K-12 Technology News
Here you'll find the latest news from the education technology world, from the newest hardware and software releases to policy and funding updates to research reports to school and district tech initiatives. Looking for more in-depth coverage of important topics? Be sure to visit our Features page.
A Boston-based tech company specializing in content management plans to host a STEM education program at a nearby K–8 school, in an effort to create a strong pipeline of STEM workers from local, underserved schools.
A study from Stanford Graduate School of Education researchers found that most middle, high school and college students have trouble discerning news articles from advertisements online.
A new cellphone app allows parents in the Texarkana Arkansas School District to track their children on buses in real time. Last week, representatives from Velociti, a Missouri-based tech deployment company, installed the Zonar tracking system on 32 Texarkana buses.
In an effort to fill vacant teaching positions, Bibb County School District in Georgia is expanding a pilot program that has teachers live-streamed into classrooms to instruct middle school and elementary school students.
MobyMax, a provider of personalized learning curricula and educational tools that identify and fix learning gaps, has added seven new modules on phonics to its early reading system for grades K–8.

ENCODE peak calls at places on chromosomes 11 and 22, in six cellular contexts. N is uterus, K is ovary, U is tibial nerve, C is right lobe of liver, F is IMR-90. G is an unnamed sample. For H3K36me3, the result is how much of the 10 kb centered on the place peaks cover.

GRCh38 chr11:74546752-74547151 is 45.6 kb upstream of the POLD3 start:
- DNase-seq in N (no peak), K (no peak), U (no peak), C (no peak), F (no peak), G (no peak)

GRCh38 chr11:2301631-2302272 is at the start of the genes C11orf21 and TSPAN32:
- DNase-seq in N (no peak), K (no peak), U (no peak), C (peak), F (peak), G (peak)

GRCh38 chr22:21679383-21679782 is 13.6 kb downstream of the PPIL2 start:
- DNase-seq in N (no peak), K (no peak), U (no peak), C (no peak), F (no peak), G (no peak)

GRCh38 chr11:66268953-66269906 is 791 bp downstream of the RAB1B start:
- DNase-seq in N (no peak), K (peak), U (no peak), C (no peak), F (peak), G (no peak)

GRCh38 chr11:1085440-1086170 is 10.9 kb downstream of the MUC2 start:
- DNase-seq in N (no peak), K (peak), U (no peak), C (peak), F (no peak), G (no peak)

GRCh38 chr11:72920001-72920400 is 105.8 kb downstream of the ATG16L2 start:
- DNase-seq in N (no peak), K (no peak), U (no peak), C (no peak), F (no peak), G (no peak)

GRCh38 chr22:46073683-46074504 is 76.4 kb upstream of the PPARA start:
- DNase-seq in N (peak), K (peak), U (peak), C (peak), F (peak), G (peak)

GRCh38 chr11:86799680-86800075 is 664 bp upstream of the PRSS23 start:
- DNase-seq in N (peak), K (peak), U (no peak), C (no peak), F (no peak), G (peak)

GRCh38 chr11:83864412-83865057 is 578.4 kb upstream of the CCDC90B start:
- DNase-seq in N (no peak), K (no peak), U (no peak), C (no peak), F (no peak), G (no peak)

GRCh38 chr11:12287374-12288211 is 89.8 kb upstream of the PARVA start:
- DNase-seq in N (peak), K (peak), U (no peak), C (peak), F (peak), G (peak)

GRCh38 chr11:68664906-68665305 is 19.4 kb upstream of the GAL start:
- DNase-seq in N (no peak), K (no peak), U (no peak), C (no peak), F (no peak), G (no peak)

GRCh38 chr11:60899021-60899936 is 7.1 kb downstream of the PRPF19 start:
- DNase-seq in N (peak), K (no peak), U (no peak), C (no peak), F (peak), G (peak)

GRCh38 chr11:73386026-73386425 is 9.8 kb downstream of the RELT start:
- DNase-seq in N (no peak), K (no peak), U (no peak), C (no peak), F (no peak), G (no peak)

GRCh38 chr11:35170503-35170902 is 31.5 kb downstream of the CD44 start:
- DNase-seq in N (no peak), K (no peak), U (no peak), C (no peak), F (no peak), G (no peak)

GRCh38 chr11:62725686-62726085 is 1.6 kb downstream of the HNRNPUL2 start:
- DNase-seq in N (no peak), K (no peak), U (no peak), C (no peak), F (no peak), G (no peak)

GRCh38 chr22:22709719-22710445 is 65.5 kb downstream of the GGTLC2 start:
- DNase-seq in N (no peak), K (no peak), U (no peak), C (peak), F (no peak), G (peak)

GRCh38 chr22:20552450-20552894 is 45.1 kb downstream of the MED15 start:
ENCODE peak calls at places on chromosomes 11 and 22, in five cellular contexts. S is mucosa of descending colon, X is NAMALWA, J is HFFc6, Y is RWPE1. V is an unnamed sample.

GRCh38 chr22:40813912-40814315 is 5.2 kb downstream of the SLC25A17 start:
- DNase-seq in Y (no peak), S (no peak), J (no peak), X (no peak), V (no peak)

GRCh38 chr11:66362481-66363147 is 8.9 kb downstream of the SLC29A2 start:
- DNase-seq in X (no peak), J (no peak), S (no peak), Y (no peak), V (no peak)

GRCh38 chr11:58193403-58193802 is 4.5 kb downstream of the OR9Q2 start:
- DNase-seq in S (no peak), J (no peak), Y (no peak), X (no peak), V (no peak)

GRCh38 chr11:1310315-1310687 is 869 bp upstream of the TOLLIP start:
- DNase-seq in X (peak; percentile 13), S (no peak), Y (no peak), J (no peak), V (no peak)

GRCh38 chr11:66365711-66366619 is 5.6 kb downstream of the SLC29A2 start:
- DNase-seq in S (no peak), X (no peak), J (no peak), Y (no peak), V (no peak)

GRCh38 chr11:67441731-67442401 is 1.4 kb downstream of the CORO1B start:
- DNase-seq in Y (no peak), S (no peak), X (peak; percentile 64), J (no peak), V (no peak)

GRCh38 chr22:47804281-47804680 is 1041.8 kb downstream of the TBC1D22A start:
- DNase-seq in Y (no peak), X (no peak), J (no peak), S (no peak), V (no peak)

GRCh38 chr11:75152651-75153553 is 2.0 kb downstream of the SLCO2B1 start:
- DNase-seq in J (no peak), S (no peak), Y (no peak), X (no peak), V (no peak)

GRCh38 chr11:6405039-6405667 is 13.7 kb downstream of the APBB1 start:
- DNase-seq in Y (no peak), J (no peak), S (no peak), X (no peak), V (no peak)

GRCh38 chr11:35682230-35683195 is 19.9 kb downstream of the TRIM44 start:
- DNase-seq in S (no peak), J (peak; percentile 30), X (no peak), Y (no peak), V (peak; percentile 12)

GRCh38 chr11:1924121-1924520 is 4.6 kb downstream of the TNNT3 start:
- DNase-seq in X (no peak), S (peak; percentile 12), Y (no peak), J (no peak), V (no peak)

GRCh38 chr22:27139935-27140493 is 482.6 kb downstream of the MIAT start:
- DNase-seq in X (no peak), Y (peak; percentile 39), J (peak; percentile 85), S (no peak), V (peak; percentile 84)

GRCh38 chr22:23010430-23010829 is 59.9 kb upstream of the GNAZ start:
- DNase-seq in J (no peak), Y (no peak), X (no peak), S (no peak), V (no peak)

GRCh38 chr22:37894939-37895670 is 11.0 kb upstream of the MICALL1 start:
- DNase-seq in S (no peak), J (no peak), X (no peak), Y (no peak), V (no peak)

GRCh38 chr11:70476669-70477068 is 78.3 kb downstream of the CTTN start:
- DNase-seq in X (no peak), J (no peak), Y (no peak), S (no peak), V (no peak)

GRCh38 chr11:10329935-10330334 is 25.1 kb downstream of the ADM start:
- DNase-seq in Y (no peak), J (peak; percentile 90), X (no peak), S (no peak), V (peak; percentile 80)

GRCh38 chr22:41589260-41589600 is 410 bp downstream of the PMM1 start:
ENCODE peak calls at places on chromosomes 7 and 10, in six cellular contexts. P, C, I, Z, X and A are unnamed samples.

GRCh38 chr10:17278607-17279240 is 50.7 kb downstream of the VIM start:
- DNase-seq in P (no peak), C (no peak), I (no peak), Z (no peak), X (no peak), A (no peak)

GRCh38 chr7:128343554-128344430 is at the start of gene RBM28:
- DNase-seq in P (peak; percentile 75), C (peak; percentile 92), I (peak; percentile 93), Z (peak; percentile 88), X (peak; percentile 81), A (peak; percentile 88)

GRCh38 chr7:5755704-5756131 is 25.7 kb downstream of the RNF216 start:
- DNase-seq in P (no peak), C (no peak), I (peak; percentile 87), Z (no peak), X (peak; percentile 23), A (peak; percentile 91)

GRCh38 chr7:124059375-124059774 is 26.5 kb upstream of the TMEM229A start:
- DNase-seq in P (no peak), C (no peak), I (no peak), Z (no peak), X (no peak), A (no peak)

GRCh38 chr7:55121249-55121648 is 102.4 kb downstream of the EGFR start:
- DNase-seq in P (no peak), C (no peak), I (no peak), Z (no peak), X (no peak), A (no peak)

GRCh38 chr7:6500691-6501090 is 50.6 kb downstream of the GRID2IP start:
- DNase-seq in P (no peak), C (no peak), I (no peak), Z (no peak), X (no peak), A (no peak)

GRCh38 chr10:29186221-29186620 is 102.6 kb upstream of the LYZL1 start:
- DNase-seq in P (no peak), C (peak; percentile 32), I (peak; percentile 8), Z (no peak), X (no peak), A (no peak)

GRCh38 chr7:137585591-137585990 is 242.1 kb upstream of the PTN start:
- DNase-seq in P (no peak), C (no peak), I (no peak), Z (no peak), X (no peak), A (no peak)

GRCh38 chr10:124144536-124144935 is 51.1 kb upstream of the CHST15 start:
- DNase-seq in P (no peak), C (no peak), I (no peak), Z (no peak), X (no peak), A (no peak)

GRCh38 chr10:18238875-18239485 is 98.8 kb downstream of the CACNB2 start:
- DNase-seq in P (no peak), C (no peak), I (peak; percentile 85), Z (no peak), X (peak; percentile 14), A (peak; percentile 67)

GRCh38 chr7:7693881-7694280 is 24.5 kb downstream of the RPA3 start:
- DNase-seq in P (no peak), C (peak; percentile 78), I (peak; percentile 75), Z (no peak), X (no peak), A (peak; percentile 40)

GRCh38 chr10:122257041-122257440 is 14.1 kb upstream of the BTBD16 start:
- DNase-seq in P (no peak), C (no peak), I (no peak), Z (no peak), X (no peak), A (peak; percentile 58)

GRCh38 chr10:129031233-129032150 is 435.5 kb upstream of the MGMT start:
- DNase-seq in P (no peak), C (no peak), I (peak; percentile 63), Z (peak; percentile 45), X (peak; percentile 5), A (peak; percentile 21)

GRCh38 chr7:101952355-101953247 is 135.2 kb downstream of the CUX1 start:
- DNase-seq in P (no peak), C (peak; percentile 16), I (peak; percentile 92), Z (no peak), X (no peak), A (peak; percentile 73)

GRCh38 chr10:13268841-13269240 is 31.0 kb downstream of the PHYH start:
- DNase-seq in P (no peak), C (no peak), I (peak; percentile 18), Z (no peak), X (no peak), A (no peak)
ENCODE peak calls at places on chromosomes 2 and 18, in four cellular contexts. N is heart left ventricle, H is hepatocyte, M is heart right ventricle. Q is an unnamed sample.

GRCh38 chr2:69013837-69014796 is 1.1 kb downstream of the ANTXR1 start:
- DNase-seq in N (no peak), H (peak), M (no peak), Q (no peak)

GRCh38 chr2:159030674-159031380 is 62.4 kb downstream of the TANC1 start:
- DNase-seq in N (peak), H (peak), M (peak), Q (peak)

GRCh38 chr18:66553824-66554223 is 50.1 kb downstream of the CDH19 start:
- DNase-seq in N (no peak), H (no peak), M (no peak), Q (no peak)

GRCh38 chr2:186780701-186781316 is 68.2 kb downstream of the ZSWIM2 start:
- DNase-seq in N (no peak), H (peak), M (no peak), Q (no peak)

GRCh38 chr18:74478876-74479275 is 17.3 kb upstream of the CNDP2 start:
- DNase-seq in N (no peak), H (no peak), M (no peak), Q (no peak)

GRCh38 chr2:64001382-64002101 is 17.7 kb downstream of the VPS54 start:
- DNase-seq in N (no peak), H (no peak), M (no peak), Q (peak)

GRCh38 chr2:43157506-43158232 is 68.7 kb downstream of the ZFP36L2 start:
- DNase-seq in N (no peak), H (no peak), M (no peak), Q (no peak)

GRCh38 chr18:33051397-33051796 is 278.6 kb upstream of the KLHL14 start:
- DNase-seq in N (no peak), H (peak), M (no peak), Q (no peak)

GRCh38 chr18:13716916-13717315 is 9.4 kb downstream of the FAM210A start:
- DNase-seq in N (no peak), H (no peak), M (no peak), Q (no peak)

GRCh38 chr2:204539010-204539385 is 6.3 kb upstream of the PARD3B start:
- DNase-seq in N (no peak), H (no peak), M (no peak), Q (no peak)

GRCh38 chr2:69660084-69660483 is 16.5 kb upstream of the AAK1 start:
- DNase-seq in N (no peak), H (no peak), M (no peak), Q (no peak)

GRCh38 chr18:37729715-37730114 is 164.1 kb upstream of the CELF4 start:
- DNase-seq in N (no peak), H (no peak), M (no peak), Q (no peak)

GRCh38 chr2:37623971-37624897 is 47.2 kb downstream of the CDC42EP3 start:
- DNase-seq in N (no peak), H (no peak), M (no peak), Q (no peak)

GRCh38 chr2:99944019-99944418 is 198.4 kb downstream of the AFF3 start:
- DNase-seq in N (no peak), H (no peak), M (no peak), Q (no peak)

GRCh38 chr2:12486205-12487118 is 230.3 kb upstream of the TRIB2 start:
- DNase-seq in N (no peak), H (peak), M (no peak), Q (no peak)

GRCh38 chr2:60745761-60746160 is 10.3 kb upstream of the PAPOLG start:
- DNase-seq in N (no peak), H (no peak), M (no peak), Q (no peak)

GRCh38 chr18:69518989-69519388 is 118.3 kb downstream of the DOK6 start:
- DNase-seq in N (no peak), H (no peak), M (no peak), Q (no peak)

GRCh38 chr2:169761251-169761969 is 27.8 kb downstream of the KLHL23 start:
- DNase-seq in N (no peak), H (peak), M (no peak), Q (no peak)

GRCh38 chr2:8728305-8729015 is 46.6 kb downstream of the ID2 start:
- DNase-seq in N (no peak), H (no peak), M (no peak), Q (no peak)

Softdocs today announced a cloud-based option for its Etrieve enterprise content management platform.
Two thirds (67 percent) of parents say monitoring their children’s media use is more important than respecting their privacy, according to a report released Tuesday by Common Sense Media. More than two in five parents (41 percent) say they check their children’s devices and social media accounts “always” or “most of the time.”
The framework offers guidance to educators and science content publishers on how to teach the standards in K-12.
- By Dian Schaffhauser
The program is an expansion of Teach For America's computer science initiative, which was launched in 2015 with the support of AT&T and the National Science Foundation.
American 15-year-olds declined in performance on the "mathematics literacy" portion of the 2015 international PISA assessments, compared to 2012 and 2009. Reading and science scores remained flat in the latest assessment. An analysis of the results was released today by the United States Department of Education.